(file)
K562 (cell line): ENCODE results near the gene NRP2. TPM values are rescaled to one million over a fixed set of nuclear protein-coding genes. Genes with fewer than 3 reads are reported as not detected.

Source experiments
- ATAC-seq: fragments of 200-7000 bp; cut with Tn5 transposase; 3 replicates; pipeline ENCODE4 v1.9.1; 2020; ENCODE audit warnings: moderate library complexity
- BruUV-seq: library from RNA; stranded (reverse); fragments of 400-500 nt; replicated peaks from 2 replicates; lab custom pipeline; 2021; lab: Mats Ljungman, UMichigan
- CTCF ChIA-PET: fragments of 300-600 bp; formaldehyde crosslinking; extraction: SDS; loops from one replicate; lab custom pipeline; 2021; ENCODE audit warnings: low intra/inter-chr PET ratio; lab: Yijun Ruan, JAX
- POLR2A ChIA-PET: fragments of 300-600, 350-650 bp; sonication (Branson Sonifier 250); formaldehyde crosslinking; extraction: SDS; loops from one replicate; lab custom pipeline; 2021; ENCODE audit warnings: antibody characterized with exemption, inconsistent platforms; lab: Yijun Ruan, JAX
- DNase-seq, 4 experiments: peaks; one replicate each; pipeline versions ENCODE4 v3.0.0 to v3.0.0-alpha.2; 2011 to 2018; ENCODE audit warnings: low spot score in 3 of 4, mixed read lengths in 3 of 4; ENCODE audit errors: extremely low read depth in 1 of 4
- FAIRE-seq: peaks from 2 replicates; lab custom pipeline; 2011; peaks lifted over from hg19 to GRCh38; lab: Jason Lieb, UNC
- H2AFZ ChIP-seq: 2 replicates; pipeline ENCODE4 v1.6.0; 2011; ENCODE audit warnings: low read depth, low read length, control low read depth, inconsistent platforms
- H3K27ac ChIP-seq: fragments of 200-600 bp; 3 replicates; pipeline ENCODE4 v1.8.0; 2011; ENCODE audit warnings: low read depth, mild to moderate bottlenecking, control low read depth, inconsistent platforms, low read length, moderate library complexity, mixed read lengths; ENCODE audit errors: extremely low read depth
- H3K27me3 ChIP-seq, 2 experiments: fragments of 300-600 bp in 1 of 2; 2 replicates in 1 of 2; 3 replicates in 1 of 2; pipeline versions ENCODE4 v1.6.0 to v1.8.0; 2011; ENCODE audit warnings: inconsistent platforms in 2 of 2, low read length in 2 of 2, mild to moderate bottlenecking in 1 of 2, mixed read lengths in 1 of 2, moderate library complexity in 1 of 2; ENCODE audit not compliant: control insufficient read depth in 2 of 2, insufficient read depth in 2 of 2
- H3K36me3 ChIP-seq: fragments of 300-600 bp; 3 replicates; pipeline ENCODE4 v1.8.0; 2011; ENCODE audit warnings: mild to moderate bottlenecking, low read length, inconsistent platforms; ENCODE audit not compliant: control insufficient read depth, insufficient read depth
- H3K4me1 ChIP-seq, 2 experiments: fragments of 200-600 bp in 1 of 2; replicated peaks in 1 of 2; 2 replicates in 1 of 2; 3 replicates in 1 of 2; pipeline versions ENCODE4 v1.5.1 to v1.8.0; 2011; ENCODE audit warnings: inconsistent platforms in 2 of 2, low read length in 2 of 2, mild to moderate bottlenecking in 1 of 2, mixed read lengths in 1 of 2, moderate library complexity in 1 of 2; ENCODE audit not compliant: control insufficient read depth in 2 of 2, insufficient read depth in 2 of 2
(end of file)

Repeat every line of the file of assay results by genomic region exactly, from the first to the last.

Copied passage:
K562 (cell line): ENCODE results near the gene NRP2. TPM values are rescaled to one million over a fixed set of nuclear protein-coding genes. Genes with fewer than 3 reads are reported as not detected.

Source experiments
- ATAC-seq: fragments of 200-7000 bp; cut with Tn5 transposase; 3 replicates; pipeline ENCODE4 v1.9.1; 2020; ENCODE audit warnings: moderate library complexity
- BruUV-seq: library from RNA; stranded (reverse); fragments of 400-500 nt; replicated peaks from 2 replicates; lab custom pipeline; 2021; lab: Mats Ljungman, UMichigan
- CTCF ChIA-PET: fragments of 300-600 bp; formaldehyde crosslinking; extraction: SDS; loops from one replicate; lab custom pipeline; 2021; ENCODE audit warnings: low intra/inter-chr PET ratio; lab: Yijun Ruan, JAX
- POLR2A ChIA-PET: fragments of 300-600, 350-650 bp; sonication (Branson Sonifier 250); formaldehyde crosslinking; extraction: SDS; loops from one replicate; lab custom pipeline; 2021; ENCODE audit warnings: antibody characterized with exemption, inconsistent platforms; lab: Yijun Ruan, JAX
- DNase-seq, 4 experiments: peaks; one replicate each; pipeline versions ENCODE4 v3.0.0 to v3.0.0-alpha.2; 2011 to 2018; ENCODE audit warnings: low spot score in 3 of 4, mixed read lengths in 3 of 4; ENCODE audit errors: extremely low read depth in 1 of 4
- FAIRE-seq: peaks from 2 replicates; lab custom pipeline; 2011; peaks lifted over from hg19 to GRCh38; lab: Jason Lieb, UNC
- H2AFZ ChIP-seq: 2 replicates; pipeline ENCODE4 v1.6.0; 2011; ENCODE audit warnings: low read depth, low read length, control low read depth, inconsistent platforms
- H3K27ac ChIP-seq: fragments of 200-600 bp; 3 replicates; pipeline ENCODE4 v1.8.0; 2011; ENCODE audit warnings: low read depth, mild to moderate bottlenecking, control low read depth, inconsistent platforms, low read length, moderate library complexity, mixed read lengths; ENCODE audit errors: extremely low read depth
- H3K27me3 ChIP-seq, 2 experiments: fragments of 300-600 bp in 1 of 2; 2 replicates in 1 of 2; 3 replicates in 1 of 2; pipeline versions ENCODE4 v1.6.0 to v1.8.0; 2011; ENCODE audit warnings: inconsistent platforms in 2 of 2, low read length in 2 of 2, mild to moderate bottlenecking in 1 of 2, mixed read lengths in 1 of 2, moderate library complexity in 1 of 2; ENCODE audit not compliant: control insufficient read depth in 2 of 2, insufficient read depth in 2 of 2
- H3K36me3 ChIP-seq: fragments of 300-600 bp; 3 replicates; pipeline ENCODE4 v1.8.0; 2011; ENCODE audit warnings: mild to moderate bottlenecking, low read length, inconsistent platforms; ENCODE audit not compliant: control insufficient read depth, insufficient read depth
- H3K4me1 ChIP-seq, 2 experiments: fragments of 200-600 bp in 1 of 2; replicated peaks in 1 of 2; 2 replicates in 1 of 2; 3 replicates in 1 of 2; pipeline versions ENCODE4 v1.5.1 to v1.8.0; 2011; ENCODE audit warnings: inconsistent platforms in 2 of 2, low read length in 2 of 2, mild to moderate bottlenecking in 1 of 2, mixed read lengths in 1 of 2, moderate library complexity in 1 of 2; ENCODE audit not compliant: control insufficient read depth in 2 of 2, insufficient read depth in 2 of 2